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To: Matt Hancock, Secretary of State for Health and Social Care
Backdate Council Tax Discount For Severely Mentally Impaired to the date certified by the GP
Clarify the Local Government Finance Act 1992 so that all Councils in England Backdate Council Tax Discount by adding "Having met the requirement to entitlement to one of the qualifying benefits the person shall be disregarded from the day certified by the registered medical practitioner".
Why is this important?
There are 850,000 people with Dementia in the UK and if a household has a person with Dementia (Severe Mental Impairment) such as Alzheimer's Disease or Vascular Dementia the local council is required to disregard (Not Count) the person with Dementia for the purposes of Council Tax. The current legislation says that the person must also be entitled to, but not necessarily in receipt of, a "Qualifying Benefit". For the majority of Dementia sufferers this will be Attendance Allowance, which requires the person to be over 65, have been in need of day/night care for a minimum of 6 months and the DWP who administer this allowance must be in receipt of an application form for the benefit.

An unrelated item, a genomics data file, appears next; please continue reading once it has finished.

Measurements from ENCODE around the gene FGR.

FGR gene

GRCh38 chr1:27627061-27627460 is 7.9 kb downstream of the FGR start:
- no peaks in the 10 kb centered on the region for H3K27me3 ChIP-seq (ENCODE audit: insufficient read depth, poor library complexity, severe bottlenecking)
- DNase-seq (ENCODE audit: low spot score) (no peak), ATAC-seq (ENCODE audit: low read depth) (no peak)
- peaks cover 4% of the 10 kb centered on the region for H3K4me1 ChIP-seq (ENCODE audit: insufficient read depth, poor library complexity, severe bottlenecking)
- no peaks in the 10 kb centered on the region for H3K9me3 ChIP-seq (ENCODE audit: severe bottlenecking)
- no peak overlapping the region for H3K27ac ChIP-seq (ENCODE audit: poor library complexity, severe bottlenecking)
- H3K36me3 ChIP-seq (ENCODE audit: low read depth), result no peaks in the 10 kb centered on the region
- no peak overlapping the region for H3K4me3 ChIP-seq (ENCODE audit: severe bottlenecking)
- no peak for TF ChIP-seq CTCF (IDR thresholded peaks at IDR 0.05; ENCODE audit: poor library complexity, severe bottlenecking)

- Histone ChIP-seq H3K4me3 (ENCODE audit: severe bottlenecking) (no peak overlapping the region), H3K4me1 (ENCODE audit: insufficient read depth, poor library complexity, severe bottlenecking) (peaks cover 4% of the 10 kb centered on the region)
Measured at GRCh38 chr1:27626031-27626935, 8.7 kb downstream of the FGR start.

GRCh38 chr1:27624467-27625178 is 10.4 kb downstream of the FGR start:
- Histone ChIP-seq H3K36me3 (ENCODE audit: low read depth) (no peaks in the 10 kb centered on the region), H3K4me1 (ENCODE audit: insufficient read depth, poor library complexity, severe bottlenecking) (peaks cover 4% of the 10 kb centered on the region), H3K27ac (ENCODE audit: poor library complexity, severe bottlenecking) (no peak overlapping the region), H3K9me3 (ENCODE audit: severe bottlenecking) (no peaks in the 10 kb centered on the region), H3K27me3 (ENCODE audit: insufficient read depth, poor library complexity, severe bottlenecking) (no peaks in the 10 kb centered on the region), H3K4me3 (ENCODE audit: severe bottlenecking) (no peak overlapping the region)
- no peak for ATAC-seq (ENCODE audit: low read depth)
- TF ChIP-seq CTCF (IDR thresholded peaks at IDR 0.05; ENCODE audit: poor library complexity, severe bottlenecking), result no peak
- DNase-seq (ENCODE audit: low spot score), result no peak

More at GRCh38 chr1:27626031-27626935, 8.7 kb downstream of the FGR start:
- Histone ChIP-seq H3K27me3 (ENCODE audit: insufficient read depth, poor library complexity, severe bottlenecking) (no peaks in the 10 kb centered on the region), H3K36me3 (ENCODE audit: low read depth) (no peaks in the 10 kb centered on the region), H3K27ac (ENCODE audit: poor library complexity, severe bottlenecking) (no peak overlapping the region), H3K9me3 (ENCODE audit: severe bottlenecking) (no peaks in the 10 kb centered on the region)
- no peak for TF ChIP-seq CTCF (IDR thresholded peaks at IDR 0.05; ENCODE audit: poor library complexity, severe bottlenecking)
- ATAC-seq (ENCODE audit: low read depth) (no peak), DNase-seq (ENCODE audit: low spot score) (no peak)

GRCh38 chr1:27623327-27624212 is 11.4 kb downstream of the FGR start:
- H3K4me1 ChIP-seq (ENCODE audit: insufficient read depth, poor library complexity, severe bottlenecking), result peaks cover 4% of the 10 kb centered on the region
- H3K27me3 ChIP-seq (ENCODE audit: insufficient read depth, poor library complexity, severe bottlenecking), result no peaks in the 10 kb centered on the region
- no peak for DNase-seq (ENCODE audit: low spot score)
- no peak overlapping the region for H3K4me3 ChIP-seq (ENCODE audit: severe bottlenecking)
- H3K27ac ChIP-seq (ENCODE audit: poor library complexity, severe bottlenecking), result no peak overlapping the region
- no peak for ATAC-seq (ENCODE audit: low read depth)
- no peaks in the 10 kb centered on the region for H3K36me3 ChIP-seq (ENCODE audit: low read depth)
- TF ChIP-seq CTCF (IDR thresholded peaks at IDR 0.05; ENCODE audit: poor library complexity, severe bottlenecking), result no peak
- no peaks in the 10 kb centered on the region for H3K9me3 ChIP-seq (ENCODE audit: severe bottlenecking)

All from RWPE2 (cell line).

Many councils choose to backdate to the date of receipt of Attendance Allowance as this is the last date and therefore the date they choose to minimise the cost of backdating the council tax discount.
My beautiful wife was diagnosed with Alzheimer's disease in early 2018, our council only backdate to the date of receipt of Attendance Allowance and I have been pushing them to change their policy. Central Government insist it is a local issue but the legislation is so unclear that many councils naturally choose the cheapest option.
Also there is no method (pathway)of informing sufferers and carers that either Attendance Allowance or Council Tax Discount is available, both of which are not means tested. Many carers do not apply for Attendance Allowance because they think it is means tested and it is a 31 page application form. Public Health England say that they cannot disclose details of anyone with Dementia to responsible charities because of privacy and data protection issues so people find out purely by chance.
The only way is to clarify the legislation which has already built into it in Schedule 1, section (3) the statement:- "The Secretary of State may by order substitute another definition.."